We developed a bimolecular fluorescence complementation (BiFC) strategy using Dronpa, a new fluorescent protein with reversible photoswitching activity and fast responsibility to light, to monitor protein–protein interactions in cells.
Dronpa was split at residue Glu164 in order to generate two Dronpa fragments [Dronpa N-terminal: DN (Met1–Glu164), Dronpa C-terminal: DC (Gly165–Lys224)]. DN or DC was separately fused with C terminus of hHus1 or N terminus of hRad1. Flexible linker [(GGGGS)×2] was introduced to enhance Dronpa complementation by hHus1–hRad1 interaction. Furthermore, we developed expression vectors to visualize the interaction between hMYH and hHus1. Gene fragments corresponding to the coding regions of hMYH and hHus1 were N-terminally or C-terminally fused with DN and DC coding region.
Complemented Dronpa fluorescence was only observed in HEK293 cells cotransfected with hHus1–LDN and DCL–hRad1 expression vectors, but not with hHus1–LDN or DCL–hRad1 expression vector alone. Western blot analysis of immunoprecipitated samples using anti-c-myc or anti-flag showed that DN-fused hHus1 interacted with DC-fused hRad1. Complemented Dronpa fluorescence was also observed in cells cotransfected with hMYH–LDN and DCL–hHus1 expression vectors or hMYH–LDN and hHus1–LDC expression vectors. Furthermore, complemented Dronpa, induced by the interaction between hMYH–LDN and DCL–hHus1, showed almost identical photoswitching activity as that of native Dronpa.
These results demonstrate that BiFC using Dronpa can be successfully used to investigate protein–protein interaction in live cells. Furthermore, the fact that complemented Dronpa has a reversible photoswitching activity suggests that it can be used as a tool for tracking protein–protein interaction.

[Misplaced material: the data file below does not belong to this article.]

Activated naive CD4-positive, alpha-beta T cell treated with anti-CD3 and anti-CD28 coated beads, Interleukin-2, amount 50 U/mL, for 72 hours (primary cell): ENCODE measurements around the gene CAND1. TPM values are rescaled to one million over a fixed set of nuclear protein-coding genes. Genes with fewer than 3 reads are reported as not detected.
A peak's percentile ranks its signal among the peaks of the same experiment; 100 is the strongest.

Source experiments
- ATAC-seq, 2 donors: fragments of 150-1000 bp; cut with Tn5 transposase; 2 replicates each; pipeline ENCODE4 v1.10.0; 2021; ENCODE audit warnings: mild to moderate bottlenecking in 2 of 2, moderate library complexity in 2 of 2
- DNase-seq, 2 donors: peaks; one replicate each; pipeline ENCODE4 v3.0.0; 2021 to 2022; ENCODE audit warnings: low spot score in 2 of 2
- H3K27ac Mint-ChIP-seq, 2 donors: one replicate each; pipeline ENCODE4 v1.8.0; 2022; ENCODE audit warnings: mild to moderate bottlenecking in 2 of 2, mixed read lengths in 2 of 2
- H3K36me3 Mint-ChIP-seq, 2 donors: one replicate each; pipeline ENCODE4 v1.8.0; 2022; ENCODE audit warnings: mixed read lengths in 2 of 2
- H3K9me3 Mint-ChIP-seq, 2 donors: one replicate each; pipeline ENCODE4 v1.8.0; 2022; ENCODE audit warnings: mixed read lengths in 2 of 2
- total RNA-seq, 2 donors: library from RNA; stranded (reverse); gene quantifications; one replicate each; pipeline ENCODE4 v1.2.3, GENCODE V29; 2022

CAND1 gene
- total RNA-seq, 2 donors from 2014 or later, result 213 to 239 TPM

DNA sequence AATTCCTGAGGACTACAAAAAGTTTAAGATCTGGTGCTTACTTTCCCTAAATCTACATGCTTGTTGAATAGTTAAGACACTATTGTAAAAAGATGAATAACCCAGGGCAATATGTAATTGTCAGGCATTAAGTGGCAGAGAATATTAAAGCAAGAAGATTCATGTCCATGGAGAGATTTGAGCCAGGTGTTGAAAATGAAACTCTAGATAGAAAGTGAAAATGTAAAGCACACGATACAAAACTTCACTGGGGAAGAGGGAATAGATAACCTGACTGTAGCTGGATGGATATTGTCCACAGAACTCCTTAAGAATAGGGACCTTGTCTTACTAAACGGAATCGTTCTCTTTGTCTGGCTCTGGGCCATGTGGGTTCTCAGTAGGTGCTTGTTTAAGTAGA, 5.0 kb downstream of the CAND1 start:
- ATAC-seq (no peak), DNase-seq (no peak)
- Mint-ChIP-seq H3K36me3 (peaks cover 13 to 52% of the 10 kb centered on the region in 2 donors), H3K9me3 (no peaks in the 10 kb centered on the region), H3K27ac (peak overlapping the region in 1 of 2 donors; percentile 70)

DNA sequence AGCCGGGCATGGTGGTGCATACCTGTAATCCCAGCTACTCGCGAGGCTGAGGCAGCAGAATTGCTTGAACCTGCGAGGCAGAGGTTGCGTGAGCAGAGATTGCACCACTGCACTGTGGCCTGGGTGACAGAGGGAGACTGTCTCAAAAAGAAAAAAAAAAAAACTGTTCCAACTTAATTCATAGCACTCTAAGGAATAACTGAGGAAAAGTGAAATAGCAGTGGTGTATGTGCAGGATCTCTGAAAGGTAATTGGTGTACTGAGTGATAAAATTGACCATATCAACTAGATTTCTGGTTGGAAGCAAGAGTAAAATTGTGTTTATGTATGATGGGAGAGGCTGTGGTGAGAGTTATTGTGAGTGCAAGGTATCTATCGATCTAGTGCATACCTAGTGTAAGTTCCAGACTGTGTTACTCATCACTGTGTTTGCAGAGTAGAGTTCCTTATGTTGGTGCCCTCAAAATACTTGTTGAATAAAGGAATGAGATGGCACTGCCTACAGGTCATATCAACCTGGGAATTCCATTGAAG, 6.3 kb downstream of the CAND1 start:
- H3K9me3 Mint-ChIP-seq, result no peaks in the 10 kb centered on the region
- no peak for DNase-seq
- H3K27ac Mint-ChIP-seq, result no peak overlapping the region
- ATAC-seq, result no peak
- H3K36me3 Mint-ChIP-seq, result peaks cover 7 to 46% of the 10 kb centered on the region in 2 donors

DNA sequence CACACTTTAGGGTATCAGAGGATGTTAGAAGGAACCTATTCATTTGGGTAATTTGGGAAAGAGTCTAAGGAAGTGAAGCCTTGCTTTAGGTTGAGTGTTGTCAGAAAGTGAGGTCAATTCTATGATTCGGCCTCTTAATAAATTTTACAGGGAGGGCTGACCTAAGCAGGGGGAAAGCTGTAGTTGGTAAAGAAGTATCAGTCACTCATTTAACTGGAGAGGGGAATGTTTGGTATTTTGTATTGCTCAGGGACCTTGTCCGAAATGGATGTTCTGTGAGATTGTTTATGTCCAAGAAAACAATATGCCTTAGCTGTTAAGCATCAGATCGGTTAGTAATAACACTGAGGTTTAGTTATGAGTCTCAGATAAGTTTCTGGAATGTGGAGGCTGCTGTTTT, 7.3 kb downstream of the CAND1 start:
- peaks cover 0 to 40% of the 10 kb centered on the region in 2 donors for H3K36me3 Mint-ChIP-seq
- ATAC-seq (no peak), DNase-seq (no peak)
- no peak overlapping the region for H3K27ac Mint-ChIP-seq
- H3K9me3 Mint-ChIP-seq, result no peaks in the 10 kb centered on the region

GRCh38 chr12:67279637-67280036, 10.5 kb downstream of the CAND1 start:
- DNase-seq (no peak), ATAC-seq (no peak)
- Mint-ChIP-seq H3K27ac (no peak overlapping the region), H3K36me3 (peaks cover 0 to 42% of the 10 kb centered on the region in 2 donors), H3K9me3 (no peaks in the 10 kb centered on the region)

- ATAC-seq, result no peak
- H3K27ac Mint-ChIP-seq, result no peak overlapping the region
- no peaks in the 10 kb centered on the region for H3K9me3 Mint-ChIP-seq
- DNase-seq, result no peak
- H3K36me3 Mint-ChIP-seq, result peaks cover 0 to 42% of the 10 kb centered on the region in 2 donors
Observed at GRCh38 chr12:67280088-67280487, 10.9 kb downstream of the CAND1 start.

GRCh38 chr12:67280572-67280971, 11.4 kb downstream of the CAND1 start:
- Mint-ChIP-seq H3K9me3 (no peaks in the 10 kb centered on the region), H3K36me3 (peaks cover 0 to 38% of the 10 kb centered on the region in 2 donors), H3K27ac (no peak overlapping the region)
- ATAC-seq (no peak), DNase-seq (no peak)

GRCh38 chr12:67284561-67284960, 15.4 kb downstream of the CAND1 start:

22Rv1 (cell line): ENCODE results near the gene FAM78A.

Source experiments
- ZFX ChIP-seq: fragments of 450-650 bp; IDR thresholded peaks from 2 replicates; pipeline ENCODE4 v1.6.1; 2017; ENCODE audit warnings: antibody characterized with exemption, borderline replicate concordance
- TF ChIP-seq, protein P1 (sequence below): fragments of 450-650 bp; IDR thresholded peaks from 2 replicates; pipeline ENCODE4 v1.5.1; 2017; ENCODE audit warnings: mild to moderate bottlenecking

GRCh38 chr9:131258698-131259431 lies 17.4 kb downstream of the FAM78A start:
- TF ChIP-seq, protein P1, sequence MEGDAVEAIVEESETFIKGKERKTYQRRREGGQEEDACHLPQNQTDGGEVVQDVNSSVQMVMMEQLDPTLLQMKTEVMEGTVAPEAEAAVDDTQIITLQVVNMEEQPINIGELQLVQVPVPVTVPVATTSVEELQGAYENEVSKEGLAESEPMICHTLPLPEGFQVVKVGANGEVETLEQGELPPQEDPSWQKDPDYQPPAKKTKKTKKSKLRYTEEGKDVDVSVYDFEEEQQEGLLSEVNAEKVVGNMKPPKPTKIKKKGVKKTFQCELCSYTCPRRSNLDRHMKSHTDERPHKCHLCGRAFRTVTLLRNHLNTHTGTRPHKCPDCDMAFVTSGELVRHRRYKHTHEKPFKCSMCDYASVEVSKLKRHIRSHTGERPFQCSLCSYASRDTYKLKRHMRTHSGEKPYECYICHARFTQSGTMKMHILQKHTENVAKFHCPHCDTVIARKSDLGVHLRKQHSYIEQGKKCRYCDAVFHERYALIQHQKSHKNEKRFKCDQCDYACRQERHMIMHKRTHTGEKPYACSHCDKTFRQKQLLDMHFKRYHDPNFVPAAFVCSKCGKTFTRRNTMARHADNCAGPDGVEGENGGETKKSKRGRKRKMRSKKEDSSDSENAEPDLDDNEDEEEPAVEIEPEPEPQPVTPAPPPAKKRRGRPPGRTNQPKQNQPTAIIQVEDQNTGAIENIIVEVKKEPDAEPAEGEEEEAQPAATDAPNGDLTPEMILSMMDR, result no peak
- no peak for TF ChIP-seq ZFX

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This work was supported by Real Time Molecular Imaging Project of the Korea Ministry of Science and Technology, National Research Foundation of Korea Grant funded by Korean Government (2009-0074848), Priority Research Centers Program through the National research Foundation of Korea (2009-0093824), and World Class University (WCU, R33-2008-000-1071) program through the Korea Science and Engineering Foundation funded by the Ministry of Education, Science and Technology.
You Ri Lee and Jong-Hwa Park contributed equally to this work.
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Lee, Y.R., Park, J., Hahm, S. et al. Development of Bimolecular Fluorescence Complementation Using Dronpa for Visualization of Protein–Protein Interactions in Cells. Mol Imaging Biol 12, 468–478 (2010). https://doi.org/10.1007/s11307-010-0312-2
- Bimolecular fluorescence complementation
- Reversible photoswitching activity
- Protein–protein interaction
- Human MutY homolog